Originally published right after our trip in August 2015. Updated August 9, 2020.
We arrived! Now to pay to get in. Even though people actually live on some of the islands, the whole archipelago is a national park, and you have to pay $100 per person (cash) to visit. Fortunately, we knew that in advance and budgeted for it! We got off the mid-size LAN Airlines plane and onto the tarmac, then walked into the only building on the tiny island of Baltra.
We all got in lines just like we did at customs in Ecuador, and when it was our turn, we handed in our passports and forms stating who we are, where we’re from, and that we don’t have any fruits (they call them “organics”) with us. Some people didn’t follow the rules, though. Our little passport control man actually had to go chase down and older lady because she bypassed all the lines without showing her documents or paying her fees! Turns out, she had to use the little girls’ room. Anyway, our guy came back to finish checking us in, passed us on to the girl who would take our entrance fee, and we were officially IN!
We went into the gift shop area of the airport to wait for our guide, and within a few minutes, he was there! He apologized for being a few minutes late, and he said he is usually early or on time, but he actually had a good reason for being late… There were construction workers unexpectedly tearing up the roads!
And off we went! We and many others from our plane piled into a bus and made our way to the ferry that would take us to Santa Cruz Island where our touring would begin! And this was our first spectacular view:
Keep reading: 10 Reasons to Visit the Galapagos
Our guide, Tommy, was very knowledgeable. He said he was born on Santa Cruz! We got into a cab with our driver, Caesar, and made our way to the highlands! We saw the very invasive construction (no wonder he was a few minutes late), and we were amazed at the drastic change in the climate and landscape! Baltra and the side of Santa Cruz where we started were very dry and brown, but the farther we went into the island (and the farther up), the greener and wetter everything got! He told us about the wildlife on the island, plants that grow here, and the lava tunnels! We saw it all!
First stop: lava tunnels! The tunnels were formed way before people came around, of course, but when people moved in with cattle and other livestock in the mid-20th century, the cattle discovered these underground tunnels… by falling into them! They were formed by lava (of course) and gas building up to create the tunnel effect.
Next up (and the original reason I wanted to come to the Galapagos in the first place): Giant Tortoises! Caesar took us to a ranch where a family grows fruit, raises cattle and goats, and has… giant tortoises! We slipped into some galoshes (it’s very rainy and muddy in the highlands), and set out in search of the great giants!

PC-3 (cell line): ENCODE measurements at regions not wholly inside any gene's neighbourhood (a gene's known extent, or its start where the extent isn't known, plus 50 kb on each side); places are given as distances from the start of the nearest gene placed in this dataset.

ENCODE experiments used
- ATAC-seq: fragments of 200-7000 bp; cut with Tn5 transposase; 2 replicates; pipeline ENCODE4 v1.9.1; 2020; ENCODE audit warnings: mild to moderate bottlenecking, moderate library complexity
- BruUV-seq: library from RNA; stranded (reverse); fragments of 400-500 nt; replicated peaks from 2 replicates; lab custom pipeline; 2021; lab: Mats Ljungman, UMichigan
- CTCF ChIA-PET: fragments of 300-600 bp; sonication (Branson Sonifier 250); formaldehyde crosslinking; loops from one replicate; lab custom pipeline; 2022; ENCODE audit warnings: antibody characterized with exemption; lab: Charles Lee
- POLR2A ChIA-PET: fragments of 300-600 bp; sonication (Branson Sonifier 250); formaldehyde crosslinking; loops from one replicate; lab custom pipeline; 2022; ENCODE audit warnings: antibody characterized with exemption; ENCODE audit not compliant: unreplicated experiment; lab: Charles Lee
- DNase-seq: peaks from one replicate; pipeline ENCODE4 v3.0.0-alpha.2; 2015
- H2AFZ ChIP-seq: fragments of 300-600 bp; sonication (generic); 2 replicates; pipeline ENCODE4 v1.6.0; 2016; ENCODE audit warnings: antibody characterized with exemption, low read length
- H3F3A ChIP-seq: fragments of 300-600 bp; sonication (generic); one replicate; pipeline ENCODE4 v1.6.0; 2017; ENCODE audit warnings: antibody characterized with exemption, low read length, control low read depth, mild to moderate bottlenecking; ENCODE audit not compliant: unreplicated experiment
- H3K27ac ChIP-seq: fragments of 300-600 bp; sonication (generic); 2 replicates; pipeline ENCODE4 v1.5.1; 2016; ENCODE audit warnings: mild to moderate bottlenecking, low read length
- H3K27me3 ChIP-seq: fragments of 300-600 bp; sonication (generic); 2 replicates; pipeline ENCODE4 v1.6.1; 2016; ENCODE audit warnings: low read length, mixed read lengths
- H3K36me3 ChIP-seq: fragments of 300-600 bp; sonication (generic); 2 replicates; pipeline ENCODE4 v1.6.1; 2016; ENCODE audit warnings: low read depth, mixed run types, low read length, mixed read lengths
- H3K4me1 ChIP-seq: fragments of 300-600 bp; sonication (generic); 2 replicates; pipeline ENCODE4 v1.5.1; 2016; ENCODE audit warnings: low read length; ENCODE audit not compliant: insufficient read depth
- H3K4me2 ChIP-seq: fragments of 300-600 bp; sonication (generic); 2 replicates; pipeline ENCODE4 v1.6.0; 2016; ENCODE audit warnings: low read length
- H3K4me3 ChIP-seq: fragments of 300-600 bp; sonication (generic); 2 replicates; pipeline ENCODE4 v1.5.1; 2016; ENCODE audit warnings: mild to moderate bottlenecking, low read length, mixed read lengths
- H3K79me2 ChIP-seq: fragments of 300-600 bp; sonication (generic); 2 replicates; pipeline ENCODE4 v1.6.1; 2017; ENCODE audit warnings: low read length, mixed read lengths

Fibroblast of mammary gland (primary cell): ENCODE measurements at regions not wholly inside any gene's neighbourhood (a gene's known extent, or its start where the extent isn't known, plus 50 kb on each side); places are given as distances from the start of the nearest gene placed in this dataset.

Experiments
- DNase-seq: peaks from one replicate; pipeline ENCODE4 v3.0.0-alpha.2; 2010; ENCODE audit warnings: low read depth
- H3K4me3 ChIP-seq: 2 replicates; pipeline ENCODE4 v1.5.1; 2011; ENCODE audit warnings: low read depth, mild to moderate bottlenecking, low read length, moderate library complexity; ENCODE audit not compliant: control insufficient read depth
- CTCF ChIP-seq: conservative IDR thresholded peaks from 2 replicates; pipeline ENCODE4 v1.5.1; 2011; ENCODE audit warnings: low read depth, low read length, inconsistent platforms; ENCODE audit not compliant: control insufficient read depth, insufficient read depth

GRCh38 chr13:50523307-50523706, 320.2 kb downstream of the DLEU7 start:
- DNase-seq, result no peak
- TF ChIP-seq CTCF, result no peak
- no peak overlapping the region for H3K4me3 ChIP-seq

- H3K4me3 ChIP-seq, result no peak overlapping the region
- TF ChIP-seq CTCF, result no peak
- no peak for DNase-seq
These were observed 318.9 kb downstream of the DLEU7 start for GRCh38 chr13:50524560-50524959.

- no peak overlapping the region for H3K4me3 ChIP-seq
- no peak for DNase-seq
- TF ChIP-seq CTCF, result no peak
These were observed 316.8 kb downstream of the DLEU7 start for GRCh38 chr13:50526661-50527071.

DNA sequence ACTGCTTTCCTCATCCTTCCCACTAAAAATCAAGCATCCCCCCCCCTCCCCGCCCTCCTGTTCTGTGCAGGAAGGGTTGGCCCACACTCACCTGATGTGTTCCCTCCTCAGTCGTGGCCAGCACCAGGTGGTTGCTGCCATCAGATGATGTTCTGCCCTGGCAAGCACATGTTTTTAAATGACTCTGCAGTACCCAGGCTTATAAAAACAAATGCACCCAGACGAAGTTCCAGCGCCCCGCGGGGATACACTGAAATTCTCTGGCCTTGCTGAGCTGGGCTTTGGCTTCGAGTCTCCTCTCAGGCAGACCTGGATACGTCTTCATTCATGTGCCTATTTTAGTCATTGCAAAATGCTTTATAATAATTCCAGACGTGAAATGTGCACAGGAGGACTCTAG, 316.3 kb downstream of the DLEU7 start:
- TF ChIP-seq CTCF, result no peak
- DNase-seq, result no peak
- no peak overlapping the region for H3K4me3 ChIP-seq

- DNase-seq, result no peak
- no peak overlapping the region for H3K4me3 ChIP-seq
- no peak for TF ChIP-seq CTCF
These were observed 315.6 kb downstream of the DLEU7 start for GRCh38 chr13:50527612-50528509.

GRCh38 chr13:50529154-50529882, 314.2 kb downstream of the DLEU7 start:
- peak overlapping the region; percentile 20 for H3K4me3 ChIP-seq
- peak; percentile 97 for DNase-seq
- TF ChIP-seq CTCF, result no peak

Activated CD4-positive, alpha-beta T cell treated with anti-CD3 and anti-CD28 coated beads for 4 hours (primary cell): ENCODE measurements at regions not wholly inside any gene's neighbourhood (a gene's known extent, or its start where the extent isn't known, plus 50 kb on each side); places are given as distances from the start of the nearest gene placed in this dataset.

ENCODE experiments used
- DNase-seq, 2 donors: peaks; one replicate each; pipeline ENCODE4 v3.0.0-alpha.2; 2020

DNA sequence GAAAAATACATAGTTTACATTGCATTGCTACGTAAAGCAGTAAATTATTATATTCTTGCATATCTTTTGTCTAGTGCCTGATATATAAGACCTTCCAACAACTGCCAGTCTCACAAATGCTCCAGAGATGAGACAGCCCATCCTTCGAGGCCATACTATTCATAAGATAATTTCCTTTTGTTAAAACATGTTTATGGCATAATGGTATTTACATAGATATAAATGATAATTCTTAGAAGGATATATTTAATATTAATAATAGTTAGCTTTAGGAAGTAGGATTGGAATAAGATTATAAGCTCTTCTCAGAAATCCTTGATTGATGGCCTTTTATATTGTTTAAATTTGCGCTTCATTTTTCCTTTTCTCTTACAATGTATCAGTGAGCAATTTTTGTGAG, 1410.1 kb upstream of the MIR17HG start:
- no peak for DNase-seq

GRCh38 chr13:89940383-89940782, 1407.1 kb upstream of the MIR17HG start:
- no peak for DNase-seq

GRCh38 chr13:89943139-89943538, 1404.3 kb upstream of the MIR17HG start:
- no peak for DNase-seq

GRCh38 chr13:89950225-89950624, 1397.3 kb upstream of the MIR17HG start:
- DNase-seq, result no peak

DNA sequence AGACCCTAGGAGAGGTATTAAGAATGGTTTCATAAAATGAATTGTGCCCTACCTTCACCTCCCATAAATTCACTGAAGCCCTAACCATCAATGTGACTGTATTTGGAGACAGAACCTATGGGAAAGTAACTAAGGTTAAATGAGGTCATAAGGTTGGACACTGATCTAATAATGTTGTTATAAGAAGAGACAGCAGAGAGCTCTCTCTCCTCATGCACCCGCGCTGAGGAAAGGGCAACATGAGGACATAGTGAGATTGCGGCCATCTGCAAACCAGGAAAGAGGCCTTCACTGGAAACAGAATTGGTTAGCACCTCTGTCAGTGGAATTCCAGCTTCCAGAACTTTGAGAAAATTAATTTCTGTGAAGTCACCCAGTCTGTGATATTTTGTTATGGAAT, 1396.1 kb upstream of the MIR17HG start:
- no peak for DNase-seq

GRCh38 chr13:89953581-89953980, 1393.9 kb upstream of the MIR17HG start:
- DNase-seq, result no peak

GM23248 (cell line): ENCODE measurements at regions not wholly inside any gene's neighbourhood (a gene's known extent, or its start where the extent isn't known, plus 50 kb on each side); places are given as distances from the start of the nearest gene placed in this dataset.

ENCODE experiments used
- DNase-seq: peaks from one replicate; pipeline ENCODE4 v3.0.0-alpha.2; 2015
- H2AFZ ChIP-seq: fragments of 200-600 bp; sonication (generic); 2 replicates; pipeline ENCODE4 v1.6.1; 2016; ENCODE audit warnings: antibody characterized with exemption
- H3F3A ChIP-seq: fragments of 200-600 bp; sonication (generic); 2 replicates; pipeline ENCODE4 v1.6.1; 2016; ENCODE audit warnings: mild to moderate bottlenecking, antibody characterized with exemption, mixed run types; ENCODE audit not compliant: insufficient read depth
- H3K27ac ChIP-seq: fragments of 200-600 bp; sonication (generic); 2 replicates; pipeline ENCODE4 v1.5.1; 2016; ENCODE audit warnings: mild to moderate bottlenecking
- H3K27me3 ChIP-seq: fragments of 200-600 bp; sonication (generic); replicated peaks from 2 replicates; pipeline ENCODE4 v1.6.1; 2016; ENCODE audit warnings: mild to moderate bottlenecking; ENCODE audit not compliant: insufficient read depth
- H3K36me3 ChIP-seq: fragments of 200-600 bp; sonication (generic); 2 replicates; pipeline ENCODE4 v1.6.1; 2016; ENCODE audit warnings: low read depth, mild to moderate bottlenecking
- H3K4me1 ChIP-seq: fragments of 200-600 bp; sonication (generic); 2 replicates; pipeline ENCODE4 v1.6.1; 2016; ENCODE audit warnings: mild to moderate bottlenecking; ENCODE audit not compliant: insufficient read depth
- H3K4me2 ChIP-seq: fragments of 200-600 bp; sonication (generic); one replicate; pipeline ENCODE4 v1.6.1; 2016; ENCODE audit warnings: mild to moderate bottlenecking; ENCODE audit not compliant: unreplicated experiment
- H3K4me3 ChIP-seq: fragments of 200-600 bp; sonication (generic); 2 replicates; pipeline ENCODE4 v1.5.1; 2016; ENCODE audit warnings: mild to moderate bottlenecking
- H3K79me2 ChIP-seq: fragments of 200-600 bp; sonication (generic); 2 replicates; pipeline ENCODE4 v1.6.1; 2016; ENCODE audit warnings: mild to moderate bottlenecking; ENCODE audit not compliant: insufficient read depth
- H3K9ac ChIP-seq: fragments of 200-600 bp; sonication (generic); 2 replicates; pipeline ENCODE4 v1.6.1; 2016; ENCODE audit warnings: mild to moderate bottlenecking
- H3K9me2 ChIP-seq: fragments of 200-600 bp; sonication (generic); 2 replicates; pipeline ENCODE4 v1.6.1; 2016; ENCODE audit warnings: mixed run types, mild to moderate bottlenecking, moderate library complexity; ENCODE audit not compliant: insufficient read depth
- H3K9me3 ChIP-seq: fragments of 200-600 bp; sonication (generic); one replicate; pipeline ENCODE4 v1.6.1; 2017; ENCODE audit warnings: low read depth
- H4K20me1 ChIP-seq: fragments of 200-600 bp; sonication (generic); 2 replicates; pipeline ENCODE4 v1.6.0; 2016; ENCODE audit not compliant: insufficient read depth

There is no way to definitively know how old they are, but we do know they can be over 200 years old! And they are just too funny. We saw some in a couple of ponds taking a bath. Apparently, they get themselves muddy, then wait for it to dry and break off, and then they’re clean! They do move very slowly. When the mothers lay eggs, they make a journey to the egg laying area that takes three or four months! They can go as fast as 800 meters per day. Whew!
Keep reading: Our Favorite Animals in the Galapagos
After a few pictures with the big guys and scrubbing ourselves and our galoshes off, we had a special surprise waiting for us… A snack at the lodge on the property! We had fresh-squeezed papaya juice, fresh cut fruit, and cheese empanadas! All of it was grown and/or made right there on the ranch–from fruit to cheese! It was soft and the cheese was stringy. It was by far the best empanada I’ve ever had!
And then… Onward to the hotel! We would be staying in the Galapagos Suites, one of the nicest hotels in the town! And we were fortunate at get a room on the third floor, the very top! There was a hammock for us on the balcony, and we have a coconut tree just outside our door! The bed was huge–two full beds pushed together!–but it had a lump in the middle that connected the two beds. It was funny to us! Steve called it a “chastity bump.”
Our hostess told us where breakfast would be, reminded us not to use the tap water, especially for brushing our teeth, said not to put paper in the toilet, told us our Galapagos Alternative (that’s the tour company we used) representative would be by in about 15 minutes. She said if we needed anything, please let her know! What a sweetheart.
By that time, Steve was pooped, so he took a nap! Since he was snoozing away, I went downstairs to see about our representative, Louis. He’s such a sweet guy! He gave us a print out of our full itinerary and some contact info, as well as recommendations for dinner. He had it all together for us and was so professional! He was supposed to take us to a snorkel gear place to pick up our gear for the week, but since Steve was asleep, Louis offered to go get it for us. That was definitely above and beyond what was required! He even had to go back again because the first fins he brought for me were too big!
He went on his way, and Steve slept, and I enjoyed the downtime. We were both pooped! When my handsome sleeping husband finally awoke, it was time to explore and find supper! It was only about 4:00 (6:00 pm Eastern Time), but we were getting quite hungry. We met some friends along the way:
Keep reading: 10 Things to Do in the Galapagos
We roamed around for a while, found a place to eat, and ordered some delightful seafood! I had wahoo fish in coconut sauce (mahi mahi), and Steve had octopus… Though he intended to order shrimp! Oh well. It was good, and we just needed food!
More here: What to Eat in the Galapagos
Join us again soon! There is much more to come, including dancing birds that swim under water!
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